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PSTM 2018 Abstract Supplement

Abstract: Retrospective Study Comparing Efficacy of Enzymatic Debridement with Nexobrid with Traditional Treatment in Circular Deep Burns in Prevention of the Compartment Syndrome

Salmeron-Gonzalez, Enrique MD; Garcia-Sanchez, Jose Maria MD; Garcia-Vilarino, Elena MD; Perez-del-Caz, Maria Dolores MD

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Plastic and Reconstructive Surgery - Global Open: August 2018 - Volume 6 - Issue 8S - p 3-4
doi: 10.1097/01.GOX.0000546715.52225.35
  • Open

INTRODUCTION: Deep circular burns may threaten viability of an extremity, among other reasons, as a consequence of the compartment syndrome caused by fluid leakage and the restriction of compartment expansion caused by a rigid eschar1. The enzymatic debriding agent Nexobrid® allows for the performance of an early and selective debridement of burned tissues by the first evaluation of a burned patient2. One of its most supported indications are circular deep burns, with the aim of preventing and also treating the compartment syndrome3-5.

MATERIAL AND METHODS: A retrospective review of the medical records of 33 patients attended at the Great Burns Unit of the Hospital La Fe of Valencia, Spain, was performed. The review included patients suffering deep second-degree and third-degree circular burns caused by either scald, contact or flames, affecting lower or upper limbs, treated from January 2014 to January 2017.

RESULTS: 33 patients were included in the study, from which 25 were managed with the traditional treatment, and 11 treated with the enzymatic debriding agent Nexobrid®. In the traditional treatment group, 11 scharotomies were performed, while the Nexobrid® group required none. This difference proved to be statistically significant (p<0.05).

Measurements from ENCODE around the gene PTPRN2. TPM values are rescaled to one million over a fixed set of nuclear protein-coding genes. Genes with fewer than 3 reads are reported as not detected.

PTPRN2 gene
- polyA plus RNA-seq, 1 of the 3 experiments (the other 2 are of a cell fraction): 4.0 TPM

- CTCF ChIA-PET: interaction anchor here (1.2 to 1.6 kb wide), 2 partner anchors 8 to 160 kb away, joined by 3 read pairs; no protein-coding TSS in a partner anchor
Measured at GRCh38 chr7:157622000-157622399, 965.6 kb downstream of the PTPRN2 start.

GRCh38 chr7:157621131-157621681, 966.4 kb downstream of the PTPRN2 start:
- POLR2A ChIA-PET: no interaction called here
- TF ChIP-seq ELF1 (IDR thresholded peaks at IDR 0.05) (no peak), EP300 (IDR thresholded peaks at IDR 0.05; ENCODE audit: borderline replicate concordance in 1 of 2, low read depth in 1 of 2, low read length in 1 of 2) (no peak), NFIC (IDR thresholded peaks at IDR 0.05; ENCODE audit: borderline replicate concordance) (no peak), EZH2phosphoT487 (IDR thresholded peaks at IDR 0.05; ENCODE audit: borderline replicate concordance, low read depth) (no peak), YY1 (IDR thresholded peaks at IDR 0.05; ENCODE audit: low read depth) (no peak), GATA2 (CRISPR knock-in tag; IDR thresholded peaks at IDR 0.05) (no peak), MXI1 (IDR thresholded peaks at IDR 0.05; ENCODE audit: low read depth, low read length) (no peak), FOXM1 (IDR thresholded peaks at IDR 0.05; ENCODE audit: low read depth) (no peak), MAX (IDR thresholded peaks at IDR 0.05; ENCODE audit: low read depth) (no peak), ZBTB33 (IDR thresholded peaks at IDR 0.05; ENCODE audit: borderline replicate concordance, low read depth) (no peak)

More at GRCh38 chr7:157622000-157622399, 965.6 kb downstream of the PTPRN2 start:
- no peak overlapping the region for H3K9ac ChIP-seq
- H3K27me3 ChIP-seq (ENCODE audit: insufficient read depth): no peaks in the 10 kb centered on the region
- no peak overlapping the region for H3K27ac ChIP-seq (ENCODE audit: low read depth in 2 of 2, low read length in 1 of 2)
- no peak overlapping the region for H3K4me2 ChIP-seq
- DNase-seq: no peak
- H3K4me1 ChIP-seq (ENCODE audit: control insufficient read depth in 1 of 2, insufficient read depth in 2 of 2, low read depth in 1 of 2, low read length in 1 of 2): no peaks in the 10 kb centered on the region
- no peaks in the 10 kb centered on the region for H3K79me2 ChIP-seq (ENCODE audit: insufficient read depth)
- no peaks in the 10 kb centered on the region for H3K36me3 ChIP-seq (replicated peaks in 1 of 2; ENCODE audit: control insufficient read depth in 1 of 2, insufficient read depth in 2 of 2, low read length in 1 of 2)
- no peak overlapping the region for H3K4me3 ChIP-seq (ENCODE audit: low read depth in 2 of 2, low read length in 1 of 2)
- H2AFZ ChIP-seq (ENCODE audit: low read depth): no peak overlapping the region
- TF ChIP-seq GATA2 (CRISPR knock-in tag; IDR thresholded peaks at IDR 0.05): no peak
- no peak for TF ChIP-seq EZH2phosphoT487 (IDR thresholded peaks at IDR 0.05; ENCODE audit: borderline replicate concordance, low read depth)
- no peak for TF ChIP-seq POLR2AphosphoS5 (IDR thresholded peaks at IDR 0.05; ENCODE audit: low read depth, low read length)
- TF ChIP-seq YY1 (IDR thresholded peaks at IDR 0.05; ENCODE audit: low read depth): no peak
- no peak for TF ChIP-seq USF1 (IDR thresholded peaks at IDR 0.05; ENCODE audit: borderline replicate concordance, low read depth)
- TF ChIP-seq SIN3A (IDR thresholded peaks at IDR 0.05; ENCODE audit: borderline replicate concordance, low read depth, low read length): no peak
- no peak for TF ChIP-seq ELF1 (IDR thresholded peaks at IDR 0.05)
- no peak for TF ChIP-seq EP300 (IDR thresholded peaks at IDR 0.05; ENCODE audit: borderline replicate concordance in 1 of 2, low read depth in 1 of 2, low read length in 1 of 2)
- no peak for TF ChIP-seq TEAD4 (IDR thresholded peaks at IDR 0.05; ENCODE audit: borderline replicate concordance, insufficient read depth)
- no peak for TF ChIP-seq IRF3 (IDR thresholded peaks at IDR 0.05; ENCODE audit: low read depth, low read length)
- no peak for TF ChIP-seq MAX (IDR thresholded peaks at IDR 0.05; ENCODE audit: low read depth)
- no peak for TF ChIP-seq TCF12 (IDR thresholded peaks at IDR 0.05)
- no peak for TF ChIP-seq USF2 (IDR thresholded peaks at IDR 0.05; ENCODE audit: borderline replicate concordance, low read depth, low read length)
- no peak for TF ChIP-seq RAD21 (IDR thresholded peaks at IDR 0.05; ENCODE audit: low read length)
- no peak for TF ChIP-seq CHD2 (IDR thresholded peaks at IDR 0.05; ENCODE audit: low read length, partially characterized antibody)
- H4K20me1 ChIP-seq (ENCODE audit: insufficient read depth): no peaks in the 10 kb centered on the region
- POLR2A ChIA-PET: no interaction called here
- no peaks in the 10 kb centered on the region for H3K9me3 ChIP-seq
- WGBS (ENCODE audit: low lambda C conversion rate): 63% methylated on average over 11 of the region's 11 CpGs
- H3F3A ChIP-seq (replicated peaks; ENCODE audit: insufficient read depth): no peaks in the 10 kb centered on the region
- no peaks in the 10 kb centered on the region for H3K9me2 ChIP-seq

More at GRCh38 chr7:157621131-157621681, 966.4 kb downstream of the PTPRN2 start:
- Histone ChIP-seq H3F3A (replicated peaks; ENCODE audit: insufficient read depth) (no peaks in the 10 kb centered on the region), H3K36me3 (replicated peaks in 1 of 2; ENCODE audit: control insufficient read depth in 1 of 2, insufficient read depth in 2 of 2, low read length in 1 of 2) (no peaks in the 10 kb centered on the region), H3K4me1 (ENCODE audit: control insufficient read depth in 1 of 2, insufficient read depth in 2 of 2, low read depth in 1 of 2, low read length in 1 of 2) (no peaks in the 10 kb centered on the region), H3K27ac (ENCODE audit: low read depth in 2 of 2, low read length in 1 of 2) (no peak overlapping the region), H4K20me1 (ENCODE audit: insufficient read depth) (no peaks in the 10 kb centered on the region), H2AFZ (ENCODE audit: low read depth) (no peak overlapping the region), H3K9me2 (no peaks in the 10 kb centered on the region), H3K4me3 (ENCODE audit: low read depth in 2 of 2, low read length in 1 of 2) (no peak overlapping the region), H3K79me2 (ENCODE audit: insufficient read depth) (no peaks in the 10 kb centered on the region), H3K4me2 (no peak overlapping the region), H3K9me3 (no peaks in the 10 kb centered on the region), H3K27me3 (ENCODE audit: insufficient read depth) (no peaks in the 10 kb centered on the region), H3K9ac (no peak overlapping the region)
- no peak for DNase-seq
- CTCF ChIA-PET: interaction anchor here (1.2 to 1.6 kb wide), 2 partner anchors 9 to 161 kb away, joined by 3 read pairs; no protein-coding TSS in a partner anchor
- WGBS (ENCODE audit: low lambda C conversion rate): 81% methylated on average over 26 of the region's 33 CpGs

CONCLUSIONS: According to the results of this study, the use of the enzymatic debriding agent Nexobrid® can avoid or reduce the need of the performance of scharotomies in patients suffering from circular deep burns affecting limbs, preventing the morbidity associated to this procedure.


1. Burd A, Noronha FV, Ahmed K, Chan JYW, Ayyappan T, Ying SY, et al. Decompression not escharotomy in acute burns. Burns. 2006;32(3):284–92.

2. Rosenberg L, Krieger Y, Bogdanov-Berezovski A, Silberstein E, Shoham Y, Singer AJ. A novel rapid and selective enzymatic debridement agent for burn wound management: A multi-center RCT. Burns. 2014;40(3):466–74.

3. Schulz A, Perbix W, Shoham Y, Daali S, Charalampaki C, Fuchs PC, et al. Our initial learning curve in the enzymatic debridement of severely burned hands—Management and pit falls of initial treatments and our development of a post debridement wound treatment algorithm. Burns. 2017;43(2):326–36.

4. Krieger Y, Bogdanov-Berezovsky A, Gurfinkel R, Silberstein E, Sagi A, Rosenberg L. Efficacy of enzymatic debridement of deeply burned hands. Burns. 2012;38(1):108–12.

5. Krieger Y, Rosenberg L, Lapid O, Glesinger R, Bogdanov-Berezovsky A, Silberstein E, et al. Escharotomy using an enzymatic debridement agent for treating experimental burn-induced compartment syndrome in an animal model. J Trauma. 2005;58(6):1259–64.

Copyright © 2018 The Authors. Published by Wolters Kluwer Health, Inc. on behalf of The American Society of Plastic Surgeons. All rights reserved.